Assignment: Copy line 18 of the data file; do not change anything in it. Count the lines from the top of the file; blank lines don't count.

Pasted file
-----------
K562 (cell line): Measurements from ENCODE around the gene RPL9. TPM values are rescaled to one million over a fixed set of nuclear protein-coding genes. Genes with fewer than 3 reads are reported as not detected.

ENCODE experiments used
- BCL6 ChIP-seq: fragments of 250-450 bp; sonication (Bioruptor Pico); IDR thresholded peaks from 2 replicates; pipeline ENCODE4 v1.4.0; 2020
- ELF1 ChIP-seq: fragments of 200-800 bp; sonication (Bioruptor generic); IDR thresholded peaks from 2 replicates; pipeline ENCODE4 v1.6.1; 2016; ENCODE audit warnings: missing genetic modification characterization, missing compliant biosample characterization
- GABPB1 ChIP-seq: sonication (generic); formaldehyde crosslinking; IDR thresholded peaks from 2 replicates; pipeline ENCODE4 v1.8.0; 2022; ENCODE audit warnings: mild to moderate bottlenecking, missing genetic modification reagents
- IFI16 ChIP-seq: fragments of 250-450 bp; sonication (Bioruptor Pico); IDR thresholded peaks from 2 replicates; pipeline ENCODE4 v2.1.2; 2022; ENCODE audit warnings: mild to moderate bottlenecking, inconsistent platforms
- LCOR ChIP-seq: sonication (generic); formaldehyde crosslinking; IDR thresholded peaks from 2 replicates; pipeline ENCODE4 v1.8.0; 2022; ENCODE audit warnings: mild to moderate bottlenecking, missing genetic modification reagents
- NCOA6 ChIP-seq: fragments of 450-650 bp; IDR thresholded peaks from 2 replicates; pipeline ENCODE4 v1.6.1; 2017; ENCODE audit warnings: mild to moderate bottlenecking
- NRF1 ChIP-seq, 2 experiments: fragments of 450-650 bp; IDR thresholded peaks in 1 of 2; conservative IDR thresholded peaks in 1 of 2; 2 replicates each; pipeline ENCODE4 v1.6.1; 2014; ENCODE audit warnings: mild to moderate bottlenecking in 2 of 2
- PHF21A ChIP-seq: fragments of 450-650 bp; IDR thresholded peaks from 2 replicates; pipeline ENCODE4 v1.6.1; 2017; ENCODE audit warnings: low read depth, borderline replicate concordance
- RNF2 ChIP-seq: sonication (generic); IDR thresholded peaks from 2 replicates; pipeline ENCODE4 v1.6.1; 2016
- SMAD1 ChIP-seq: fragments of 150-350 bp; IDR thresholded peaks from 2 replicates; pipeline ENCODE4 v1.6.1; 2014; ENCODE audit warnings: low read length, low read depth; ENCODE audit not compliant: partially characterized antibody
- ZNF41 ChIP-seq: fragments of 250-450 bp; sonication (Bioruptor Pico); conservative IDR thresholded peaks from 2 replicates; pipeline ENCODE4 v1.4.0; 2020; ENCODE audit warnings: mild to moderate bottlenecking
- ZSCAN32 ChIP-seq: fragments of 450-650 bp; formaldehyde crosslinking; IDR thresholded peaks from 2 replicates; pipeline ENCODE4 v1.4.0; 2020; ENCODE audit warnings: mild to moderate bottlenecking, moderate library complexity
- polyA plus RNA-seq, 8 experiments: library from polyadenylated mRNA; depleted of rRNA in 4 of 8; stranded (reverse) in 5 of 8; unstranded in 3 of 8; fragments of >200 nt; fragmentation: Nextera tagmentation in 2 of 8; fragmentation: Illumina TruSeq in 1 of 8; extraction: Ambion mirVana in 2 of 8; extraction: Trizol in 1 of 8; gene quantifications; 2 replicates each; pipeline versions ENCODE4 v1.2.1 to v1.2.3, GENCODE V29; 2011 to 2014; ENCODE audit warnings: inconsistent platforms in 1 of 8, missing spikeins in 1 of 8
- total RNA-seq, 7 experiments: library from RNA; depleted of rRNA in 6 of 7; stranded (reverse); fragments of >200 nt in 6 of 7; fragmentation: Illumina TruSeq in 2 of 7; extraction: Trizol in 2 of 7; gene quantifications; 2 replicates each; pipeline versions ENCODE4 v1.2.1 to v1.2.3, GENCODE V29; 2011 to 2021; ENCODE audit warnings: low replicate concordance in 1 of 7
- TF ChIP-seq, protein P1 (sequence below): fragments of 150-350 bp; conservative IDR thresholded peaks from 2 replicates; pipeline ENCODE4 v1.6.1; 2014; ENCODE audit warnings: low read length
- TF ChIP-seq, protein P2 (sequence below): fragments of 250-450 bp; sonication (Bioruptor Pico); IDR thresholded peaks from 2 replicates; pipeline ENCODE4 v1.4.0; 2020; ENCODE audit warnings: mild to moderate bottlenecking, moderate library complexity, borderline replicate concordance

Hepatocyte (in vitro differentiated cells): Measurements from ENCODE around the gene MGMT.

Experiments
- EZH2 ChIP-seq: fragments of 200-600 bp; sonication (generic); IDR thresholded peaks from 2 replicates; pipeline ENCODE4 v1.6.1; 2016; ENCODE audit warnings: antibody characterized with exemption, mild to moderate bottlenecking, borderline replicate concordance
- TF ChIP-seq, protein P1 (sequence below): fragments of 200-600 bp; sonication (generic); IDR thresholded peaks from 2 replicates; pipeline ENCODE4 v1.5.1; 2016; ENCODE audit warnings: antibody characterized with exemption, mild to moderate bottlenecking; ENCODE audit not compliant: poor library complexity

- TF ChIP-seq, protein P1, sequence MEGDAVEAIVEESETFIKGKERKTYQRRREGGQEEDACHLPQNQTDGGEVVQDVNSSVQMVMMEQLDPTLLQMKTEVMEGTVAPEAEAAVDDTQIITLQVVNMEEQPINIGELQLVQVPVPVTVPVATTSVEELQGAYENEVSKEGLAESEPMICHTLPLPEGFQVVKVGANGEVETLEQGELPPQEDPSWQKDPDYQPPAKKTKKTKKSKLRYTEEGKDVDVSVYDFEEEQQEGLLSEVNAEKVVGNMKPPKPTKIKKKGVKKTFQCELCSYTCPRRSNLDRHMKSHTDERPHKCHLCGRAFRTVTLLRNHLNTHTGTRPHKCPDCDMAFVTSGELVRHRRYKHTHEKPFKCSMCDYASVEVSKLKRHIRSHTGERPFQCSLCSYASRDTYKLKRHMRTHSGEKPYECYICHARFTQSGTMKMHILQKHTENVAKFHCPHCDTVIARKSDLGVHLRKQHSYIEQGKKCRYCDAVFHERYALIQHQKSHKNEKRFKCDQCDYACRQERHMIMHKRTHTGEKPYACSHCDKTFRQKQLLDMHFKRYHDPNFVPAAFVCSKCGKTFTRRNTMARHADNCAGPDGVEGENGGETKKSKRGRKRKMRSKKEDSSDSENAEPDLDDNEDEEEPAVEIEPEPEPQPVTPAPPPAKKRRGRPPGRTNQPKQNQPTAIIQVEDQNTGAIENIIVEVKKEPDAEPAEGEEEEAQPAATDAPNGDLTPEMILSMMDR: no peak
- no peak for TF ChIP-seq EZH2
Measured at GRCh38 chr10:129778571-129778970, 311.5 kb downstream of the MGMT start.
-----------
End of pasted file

- TF ChIP-seq, protein P2 (sequence below): fragments of 250-450 bp; sonication (Bioruptor Pico); IDR thresholded peaks from 2 replicates; pipeline ENCODE4 v1.4.0; 2020; ENCODE audit warnings: mild to moderate bottlenecking, moderate library complexity, borderline replicate concordance